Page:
As a general sense I know that cis isomers are less symmetrical and more polar in nature whereas trans isomers are less polar. Now given those information, would it be appropriate to assume that cis isomers are more water soluble owing to their polarity?

Also there was a discussion in our class where my teacher told us that between the cis and trans Butenedioic acids, the cis acid is not water soluble on account of the fact that it undergoes dehydration and the carbonyl groups are bonded by an oxygen atom in between eliminating hydrogen bonds (??).

For the cis Butenedioic acid

For the trans Butenedioic acid

I would like to know if there is any constant character when it comes to solubility of cis and trans isomers.


That's not quite correct and can be quite easily to be shown as wrong by looking up data tables and/or MSDS. Fumaric acid (the common name of the trans-isomer) is less soluble, with a solubility in water of 4.9 g/L whereas maleic acid (the cis-isomer) has a solubility of 478.8 g/L.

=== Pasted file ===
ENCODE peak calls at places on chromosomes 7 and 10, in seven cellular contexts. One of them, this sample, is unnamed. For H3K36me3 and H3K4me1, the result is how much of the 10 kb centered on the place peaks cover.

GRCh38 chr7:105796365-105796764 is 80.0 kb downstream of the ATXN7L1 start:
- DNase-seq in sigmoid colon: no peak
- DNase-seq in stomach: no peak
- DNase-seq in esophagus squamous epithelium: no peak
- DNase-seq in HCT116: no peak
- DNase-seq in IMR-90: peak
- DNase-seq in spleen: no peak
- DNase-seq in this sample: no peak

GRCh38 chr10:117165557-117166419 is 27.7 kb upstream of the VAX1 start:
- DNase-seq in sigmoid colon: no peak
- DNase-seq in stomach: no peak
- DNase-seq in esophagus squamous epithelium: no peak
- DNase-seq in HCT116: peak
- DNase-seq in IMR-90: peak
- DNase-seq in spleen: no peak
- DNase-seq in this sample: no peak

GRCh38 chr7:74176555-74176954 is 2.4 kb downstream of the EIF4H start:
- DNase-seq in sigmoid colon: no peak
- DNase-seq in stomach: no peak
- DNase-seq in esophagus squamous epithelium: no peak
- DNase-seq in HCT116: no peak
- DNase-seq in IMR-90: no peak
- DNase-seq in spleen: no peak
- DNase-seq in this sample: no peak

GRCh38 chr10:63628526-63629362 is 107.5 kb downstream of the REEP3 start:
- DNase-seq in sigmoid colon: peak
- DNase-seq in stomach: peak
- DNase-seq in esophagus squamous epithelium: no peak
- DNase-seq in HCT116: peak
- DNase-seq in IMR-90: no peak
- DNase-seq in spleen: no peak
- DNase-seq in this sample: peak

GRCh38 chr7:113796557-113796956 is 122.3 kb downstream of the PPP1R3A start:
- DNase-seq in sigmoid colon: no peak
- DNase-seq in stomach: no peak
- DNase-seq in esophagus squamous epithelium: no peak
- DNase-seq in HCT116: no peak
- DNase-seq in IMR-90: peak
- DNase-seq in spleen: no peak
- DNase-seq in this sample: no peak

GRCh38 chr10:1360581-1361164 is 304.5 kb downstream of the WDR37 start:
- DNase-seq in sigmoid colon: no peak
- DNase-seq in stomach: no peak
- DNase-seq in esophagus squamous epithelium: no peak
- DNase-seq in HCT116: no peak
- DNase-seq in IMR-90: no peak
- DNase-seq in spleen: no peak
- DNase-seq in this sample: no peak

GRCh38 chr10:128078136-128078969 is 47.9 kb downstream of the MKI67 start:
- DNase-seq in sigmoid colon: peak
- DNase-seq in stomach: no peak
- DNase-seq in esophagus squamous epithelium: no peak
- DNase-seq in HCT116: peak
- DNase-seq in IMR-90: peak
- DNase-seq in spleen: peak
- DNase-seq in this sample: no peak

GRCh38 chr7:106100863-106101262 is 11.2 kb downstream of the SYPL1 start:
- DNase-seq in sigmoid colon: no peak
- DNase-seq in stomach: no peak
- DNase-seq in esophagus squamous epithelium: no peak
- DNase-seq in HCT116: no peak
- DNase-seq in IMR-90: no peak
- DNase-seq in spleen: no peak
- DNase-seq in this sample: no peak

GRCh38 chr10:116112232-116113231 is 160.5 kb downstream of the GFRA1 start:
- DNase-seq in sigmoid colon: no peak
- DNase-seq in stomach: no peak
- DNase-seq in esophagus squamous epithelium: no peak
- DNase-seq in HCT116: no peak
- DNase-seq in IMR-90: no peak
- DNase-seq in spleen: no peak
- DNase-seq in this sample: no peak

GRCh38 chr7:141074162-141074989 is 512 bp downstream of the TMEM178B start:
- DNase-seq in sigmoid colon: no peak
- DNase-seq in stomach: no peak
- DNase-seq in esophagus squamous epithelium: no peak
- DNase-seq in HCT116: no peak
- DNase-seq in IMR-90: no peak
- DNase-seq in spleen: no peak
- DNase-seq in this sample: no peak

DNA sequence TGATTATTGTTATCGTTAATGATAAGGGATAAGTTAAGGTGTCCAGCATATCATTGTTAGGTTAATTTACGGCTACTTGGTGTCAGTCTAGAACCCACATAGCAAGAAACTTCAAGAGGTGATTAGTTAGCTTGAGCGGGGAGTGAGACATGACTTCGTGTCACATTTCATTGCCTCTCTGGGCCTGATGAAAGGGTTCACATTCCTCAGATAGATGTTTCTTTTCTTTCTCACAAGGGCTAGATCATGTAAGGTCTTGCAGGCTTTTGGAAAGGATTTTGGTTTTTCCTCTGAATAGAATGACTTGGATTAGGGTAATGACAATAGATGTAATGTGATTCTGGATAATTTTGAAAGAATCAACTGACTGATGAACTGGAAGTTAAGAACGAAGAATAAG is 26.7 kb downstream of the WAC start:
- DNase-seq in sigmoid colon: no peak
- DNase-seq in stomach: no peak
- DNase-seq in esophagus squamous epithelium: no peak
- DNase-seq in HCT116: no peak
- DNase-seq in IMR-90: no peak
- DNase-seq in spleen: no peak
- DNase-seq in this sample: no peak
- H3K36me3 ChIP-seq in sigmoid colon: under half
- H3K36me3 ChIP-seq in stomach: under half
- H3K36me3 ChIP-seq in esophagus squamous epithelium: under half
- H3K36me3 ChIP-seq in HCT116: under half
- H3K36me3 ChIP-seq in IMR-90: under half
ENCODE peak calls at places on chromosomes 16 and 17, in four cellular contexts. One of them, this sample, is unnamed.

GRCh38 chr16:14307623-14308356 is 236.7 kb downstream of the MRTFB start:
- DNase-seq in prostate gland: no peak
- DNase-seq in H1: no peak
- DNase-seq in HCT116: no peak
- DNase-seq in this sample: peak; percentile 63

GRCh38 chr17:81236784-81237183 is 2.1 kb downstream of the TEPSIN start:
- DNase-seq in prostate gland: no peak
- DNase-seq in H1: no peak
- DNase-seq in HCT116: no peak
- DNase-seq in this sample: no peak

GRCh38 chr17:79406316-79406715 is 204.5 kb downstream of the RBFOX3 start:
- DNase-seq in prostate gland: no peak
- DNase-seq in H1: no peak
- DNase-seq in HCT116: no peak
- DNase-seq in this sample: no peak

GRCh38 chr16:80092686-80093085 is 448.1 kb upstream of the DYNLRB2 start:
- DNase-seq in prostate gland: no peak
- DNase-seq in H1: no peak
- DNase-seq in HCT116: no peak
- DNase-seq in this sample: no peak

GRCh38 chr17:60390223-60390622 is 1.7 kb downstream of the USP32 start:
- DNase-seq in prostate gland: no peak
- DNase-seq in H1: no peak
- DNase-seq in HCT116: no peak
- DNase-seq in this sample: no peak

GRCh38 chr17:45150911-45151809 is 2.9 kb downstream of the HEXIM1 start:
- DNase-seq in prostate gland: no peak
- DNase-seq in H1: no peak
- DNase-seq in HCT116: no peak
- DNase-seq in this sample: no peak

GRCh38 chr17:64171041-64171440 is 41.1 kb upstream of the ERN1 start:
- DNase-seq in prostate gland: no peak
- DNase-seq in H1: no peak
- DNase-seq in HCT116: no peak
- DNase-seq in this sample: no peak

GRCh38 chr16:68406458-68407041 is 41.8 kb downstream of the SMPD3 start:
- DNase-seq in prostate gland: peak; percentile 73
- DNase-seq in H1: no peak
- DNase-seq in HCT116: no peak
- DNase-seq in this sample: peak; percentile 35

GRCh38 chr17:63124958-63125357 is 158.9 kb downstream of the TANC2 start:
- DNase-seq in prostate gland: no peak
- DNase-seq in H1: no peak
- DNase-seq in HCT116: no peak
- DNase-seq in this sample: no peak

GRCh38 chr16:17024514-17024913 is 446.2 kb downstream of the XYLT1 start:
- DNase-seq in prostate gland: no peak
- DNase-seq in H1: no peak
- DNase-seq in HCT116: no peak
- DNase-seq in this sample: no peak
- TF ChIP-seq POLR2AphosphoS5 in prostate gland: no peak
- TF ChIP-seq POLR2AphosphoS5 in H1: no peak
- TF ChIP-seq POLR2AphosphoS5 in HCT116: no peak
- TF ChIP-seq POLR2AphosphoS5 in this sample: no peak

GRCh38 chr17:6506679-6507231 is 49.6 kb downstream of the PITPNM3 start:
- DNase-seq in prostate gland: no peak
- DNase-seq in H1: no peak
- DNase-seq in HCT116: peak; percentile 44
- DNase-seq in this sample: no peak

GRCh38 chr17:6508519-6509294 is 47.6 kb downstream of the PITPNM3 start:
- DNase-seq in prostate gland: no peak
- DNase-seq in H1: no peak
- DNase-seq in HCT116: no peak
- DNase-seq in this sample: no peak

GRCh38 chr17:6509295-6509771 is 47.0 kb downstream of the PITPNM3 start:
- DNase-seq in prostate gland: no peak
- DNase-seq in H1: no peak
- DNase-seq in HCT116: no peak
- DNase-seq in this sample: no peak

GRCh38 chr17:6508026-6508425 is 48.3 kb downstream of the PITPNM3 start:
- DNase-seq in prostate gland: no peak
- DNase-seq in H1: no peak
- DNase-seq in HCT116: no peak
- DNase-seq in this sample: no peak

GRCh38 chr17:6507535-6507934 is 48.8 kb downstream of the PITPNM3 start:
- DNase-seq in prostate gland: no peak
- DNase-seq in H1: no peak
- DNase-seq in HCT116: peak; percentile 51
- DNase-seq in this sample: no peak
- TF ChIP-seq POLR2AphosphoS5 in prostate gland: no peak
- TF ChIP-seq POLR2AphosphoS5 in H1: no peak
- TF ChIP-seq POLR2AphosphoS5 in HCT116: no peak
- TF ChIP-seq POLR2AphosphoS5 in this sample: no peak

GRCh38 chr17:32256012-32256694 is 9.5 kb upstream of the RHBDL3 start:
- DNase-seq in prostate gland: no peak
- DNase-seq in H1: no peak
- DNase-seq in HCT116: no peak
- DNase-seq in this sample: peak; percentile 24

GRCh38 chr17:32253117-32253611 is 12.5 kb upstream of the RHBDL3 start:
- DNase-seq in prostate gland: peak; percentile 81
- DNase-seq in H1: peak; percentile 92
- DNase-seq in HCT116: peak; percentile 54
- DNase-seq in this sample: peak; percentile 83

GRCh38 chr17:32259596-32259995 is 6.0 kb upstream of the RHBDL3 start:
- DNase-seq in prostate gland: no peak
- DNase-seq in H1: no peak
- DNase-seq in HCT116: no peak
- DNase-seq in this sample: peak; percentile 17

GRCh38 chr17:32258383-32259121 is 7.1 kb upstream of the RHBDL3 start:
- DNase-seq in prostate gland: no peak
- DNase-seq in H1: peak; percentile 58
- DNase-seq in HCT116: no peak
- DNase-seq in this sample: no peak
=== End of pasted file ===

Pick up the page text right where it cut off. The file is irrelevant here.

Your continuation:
Maleic anhydride would also react in water to form maleic acid.

  • $\begingroup$ And regarding my last question? Is there any common rule governing it? Are either of cis or trans isomers more water soluble than the other? $\endgroup$ – Aniruddha GS May 21 '16 at 15:17
  • $\begingroup$ @user30287 As with most things in chemistry, there is no hard and fast rule. I'm sure given a sufficiently complex molecule you can find an exception. $\endgroup$ – IT Tsoi May 21 '16 at 15:30

Actually in the cis isomer there is a repulsive force acting between the molecules but when we see the trans structure there is a compact structure, there is less repulsive force... so due to this repulsive force the molecules in cis isomer will be farther from each other and hence will be more soluble.

  • $\begingroup$ What exactly do you mean by repulsive force. I'd say there's simply much less H-bonding to overcome during dissolution. $\endgroup$ – Mithoron Nov 15 '16 at 22:22

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